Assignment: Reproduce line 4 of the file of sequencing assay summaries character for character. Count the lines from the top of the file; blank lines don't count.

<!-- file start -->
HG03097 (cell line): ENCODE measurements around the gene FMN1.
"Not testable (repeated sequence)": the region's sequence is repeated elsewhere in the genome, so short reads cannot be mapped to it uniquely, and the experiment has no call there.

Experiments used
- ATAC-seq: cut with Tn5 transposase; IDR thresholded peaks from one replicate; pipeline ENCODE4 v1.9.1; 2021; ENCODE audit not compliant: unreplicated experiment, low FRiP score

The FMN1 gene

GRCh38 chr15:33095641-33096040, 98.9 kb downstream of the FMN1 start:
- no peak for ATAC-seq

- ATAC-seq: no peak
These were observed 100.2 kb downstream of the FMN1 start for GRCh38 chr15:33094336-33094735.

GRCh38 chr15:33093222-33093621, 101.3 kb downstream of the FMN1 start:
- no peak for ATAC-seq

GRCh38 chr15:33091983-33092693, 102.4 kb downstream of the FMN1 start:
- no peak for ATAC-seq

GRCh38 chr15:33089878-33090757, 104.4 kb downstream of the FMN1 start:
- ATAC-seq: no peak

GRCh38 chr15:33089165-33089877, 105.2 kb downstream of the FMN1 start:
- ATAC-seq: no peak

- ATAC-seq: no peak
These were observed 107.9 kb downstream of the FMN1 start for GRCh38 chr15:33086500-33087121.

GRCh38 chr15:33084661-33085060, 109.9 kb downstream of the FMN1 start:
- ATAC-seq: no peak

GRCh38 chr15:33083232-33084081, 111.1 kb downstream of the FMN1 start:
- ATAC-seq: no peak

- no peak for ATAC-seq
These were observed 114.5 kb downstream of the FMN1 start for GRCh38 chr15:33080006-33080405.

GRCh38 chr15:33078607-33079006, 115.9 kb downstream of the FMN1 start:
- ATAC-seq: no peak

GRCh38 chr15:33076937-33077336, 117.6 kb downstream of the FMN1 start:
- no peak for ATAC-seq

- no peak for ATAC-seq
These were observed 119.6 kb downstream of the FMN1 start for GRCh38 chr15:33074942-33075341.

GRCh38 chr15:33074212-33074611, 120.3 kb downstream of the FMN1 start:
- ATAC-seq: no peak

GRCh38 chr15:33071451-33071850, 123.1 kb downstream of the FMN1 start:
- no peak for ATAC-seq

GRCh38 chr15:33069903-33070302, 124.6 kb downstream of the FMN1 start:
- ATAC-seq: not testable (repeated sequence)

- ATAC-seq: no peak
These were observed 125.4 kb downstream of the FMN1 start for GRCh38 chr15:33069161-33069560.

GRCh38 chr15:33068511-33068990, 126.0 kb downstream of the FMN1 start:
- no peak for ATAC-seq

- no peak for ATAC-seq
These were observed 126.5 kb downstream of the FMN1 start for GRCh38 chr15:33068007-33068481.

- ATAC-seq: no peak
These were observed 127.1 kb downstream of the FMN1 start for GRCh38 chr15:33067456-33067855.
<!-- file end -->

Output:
- ATAC-seq: cut with Tn5 transposase; IDR thresholded peaks from one replicate; pipeline ENCODE4 v1.9.1; 2021; ENCODE audit not compliant: unreplicated experiment, low FRiP score